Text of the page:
Go Parallel

This is a first post in a series of posts about parallel programming with Go language. What is Go? You may ask. Go is a language with the cutest mascot ever:

As you may see, it also supports parallel programming:

as well as concurrent programming:

I am sure you are already excited by the language. But wait, there is more to it!

I am not going to give you a tutorial about the language. The language is simple enough, so if you know a pair of other imperative languages, it should take you half an hour to write your first program. You can try Go right in your browser, and there is also an online tour of Go.

There are several features that make Go especially good for parallel programming:

  • Parallel programming with Go is simple. As simple as with Cilk or OpenMP, way simpler than with pthreads.
  • Go primitives are simple yet complete. This means that you don't have limitations of strictly nested parallelism as with Cilk.
  • Go is well suited for IO and concurrent processing. This means that you can easily integrate the parallel part with other parts of the system without resorting to using several languages or libraries.
  • And in the end, Go is just a good modern language with a rich standard library.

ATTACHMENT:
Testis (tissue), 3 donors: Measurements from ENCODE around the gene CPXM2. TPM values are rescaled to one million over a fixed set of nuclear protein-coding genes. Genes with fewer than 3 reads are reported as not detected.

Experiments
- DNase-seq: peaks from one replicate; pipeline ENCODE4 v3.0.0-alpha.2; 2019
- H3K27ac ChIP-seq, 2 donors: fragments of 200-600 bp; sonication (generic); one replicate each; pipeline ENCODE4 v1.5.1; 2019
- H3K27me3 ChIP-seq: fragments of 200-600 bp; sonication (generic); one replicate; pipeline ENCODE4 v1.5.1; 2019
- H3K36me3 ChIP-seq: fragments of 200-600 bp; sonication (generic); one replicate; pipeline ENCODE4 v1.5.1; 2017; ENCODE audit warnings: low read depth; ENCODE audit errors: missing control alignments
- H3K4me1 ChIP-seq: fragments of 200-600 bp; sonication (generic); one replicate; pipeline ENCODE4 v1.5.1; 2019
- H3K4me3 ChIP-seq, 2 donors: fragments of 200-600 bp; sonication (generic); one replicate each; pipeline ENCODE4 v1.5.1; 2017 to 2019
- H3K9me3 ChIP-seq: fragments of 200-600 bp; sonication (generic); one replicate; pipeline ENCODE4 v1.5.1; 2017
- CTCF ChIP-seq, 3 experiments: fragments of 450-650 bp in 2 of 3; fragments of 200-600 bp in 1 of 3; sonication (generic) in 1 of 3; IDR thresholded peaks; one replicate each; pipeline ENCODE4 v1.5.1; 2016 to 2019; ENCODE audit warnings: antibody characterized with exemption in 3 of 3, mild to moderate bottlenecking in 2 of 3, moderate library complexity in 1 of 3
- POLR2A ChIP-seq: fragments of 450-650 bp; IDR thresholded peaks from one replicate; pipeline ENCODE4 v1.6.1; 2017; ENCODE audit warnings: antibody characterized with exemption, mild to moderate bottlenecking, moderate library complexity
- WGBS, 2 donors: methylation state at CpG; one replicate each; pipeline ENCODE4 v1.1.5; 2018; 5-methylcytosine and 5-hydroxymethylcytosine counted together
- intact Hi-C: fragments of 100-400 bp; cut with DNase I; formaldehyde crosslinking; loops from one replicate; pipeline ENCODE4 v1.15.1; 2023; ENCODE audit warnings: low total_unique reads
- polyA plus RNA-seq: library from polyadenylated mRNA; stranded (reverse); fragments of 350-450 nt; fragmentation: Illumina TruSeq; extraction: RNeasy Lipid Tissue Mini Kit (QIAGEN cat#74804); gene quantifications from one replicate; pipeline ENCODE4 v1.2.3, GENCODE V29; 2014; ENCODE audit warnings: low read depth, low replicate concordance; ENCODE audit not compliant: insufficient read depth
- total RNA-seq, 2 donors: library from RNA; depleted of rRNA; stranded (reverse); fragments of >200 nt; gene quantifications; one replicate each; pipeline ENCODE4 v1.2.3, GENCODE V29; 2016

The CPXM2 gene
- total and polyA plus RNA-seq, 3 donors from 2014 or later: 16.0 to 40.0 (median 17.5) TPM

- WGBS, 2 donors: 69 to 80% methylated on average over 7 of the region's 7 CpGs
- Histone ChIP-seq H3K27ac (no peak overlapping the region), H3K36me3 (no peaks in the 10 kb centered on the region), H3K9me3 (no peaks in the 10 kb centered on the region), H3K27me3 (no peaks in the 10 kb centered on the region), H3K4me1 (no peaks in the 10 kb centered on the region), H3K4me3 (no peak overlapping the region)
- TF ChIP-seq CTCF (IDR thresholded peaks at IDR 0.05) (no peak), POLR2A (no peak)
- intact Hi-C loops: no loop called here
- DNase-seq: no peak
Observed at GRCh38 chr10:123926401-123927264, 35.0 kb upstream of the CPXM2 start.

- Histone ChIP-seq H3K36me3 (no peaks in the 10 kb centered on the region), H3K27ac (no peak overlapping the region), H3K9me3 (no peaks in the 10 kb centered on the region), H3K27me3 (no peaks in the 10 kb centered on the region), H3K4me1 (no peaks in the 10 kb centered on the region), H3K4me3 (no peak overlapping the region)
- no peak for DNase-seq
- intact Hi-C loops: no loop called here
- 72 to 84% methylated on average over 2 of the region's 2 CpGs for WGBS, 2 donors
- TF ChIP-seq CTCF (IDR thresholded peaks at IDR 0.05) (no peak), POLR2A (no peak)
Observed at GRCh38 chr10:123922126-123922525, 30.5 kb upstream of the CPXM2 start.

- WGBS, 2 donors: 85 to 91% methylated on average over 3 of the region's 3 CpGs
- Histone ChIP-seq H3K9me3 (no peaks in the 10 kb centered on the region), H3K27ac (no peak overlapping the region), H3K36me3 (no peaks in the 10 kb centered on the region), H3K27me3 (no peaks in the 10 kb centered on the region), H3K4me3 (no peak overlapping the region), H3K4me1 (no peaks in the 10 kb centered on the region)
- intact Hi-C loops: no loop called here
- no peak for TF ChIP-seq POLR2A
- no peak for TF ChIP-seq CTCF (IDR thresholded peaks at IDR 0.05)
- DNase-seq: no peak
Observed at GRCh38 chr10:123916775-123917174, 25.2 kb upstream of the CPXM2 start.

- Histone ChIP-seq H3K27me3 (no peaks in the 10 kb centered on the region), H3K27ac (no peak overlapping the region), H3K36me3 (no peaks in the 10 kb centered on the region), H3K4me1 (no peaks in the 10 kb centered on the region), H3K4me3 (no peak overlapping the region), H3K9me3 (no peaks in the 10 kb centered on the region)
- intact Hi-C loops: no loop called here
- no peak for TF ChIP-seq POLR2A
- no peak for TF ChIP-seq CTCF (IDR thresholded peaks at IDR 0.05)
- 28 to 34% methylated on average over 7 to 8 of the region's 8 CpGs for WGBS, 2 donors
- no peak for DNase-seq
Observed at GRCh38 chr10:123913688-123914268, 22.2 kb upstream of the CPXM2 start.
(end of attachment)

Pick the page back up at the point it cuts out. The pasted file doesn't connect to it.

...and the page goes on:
Go concurrency model is based on goroutines and channels. Goroutines are threads, except that you can not join them. Channels are typed FIFO queues for goroutine communication and synchronization.

You start goroutines by prefixing a function call with ‘go’ keyword:


go myfunc(1, 2)

or using an anonymous function:


go func(x, y int) {

 ...

}(1, 2)

You create channels with make function:


c := make(chan int)

send to channels using an arrow pointing into the channel:


c <- 42

and receive from channels using an arrow pointing from the channel:


x = <-c

Let’s put it all together to calculate sum and difference of two numbers in parallel:


func main() {
	// Generate two random numbers.
	x := rand.Int() 
	y := rand.Int()
	// Create channels for sum and difference.
	sum := make(chan int)
	dif := make(chan int)
	// Start a goroutine to calculate the sum.
	go func() {
		sum <- x + y // Send the result to channel.
	}()
	// Start a goroutine to calculate the difference.
	go func() {
		dif <- x - y // Send the result to channel.
	}()
	// Receive the results from the channels and print.
	fmt.Printf("sum=%v dif=%vn", <-sum, <-dif)
}

You can play with the program here.

Calculating sum and difference of two integers in parallel is not very useful. Let's consider a more realistic program, it calculates Pi using parallel  Monte Carlo method:


func main() {
	nThrow := flag.Int("n", 1e6, "number of throws")
	nCPU := flag.Int("cpu", 1, "number of CPUs to use")
	flag.Parse()
	runtime.GOMAXPROCS(*nCPU) // Set number of OS threads to use.
	parts := make(chan int)   // Channel to collect partial results.
	// Kick off parallel tasks.
	for i := 0; i < *nCPU; i++ {
		go func(me int) {
			// Create local PRNG to avoid contention.
			r := rand.New(rand.NewSource(int64(me)))
			n := *nThrow / *nCPU
			hits := 0
			// Do the throws.
			for i := 0; i < n; i++ {
				x := r.Float64()
				y := r.Float64()
				if x*x+y*y < 1 {
					hits++
				}
			}
			parts <- hits // Send the result back.
		}(i)
	}
	// Aggregate partial results.
	hits := 0
	for i := 0; i < *nCPU; i++ {
		hits += <-parts
	}
	pi := 4 * float64(hits) / float64(*nThrow)
	fmt.Printf("PI = %gn", pi)
}

See the program in action here.